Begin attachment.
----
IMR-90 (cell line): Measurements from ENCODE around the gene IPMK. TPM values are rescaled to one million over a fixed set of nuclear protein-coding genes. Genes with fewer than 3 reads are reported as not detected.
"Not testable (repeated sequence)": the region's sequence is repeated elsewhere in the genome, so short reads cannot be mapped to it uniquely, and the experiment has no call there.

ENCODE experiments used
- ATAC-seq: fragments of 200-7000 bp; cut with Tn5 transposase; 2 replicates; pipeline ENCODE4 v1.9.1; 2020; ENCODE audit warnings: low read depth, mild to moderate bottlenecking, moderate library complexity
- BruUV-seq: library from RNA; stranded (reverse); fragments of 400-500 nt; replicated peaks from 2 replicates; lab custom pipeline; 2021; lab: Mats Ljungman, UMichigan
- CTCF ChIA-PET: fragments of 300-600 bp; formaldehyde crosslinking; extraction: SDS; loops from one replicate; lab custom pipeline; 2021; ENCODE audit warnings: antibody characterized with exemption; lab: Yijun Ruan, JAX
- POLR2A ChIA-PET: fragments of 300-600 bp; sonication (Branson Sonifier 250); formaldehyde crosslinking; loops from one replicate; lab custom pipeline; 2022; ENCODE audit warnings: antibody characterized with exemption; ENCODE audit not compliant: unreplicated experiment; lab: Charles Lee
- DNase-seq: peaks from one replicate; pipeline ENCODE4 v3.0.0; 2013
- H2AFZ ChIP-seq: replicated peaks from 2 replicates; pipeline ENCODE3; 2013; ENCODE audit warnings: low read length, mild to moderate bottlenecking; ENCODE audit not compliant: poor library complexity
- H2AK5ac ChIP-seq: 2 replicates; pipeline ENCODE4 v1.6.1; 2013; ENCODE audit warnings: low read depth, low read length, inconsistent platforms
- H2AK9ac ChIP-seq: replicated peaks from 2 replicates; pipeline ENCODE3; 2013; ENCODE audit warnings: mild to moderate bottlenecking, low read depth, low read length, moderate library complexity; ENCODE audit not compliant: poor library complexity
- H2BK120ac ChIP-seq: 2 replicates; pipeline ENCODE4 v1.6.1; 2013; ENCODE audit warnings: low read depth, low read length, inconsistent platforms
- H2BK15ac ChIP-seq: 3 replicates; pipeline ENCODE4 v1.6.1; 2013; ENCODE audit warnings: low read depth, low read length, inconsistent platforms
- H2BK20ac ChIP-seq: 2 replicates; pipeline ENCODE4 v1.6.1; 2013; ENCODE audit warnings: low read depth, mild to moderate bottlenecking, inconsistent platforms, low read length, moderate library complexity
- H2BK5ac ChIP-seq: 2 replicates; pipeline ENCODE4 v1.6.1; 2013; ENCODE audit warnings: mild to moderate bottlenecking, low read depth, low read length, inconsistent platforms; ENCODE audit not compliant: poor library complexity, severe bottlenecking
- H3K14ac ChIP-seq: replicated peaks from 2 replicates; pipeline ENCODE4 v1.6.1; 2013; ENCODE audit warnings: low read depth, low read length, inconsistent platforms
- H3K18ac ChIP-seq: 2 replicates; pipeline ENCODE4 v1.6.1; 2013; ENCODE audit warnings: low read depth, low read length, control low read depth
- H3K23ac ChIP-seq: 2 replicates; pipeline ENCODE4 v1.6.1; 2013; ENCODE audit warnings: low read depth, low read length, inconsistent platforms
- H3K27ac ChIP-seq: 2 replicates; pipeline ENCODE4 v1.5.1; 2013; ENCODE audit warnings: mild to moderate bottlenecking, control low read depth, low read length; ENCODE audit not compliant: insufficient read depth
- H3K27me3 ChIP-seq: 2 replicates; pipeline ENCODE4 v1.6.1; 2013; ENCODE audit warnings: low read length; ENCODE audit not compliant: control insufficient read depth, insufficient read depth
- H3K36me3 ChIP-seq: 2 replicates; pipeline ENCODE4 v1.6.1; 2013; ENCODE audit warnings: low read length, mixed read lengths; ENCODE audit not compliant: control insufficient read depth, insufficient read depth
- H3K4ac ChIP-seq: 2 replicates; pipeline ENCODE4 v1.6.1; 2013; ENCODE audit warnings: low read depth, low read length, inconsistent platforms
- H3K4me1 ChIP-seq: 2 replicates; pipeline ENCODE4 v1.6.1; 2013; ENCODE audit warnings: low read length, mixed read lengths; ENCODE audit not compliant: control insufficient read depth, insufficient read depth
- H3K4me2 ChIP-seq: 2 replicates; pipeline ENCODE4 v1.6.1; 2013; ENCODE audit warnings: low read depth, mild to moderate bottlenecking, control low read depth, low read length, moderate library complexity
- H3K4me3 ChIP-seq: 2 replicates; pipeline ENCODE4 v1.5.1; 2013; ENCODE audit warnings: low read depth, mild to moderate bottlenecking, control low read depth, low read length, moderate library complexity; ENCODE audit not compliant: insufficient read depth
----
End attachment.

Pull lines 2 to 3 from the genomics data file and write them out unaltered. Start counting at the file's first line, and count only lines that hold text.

"Not testable (repeated sequence)": the region's sequence is repeated elsewhere in the genome, so short reads cannot be mapped to it uniquely, and the experiment has no call there.

ENCODE experiments used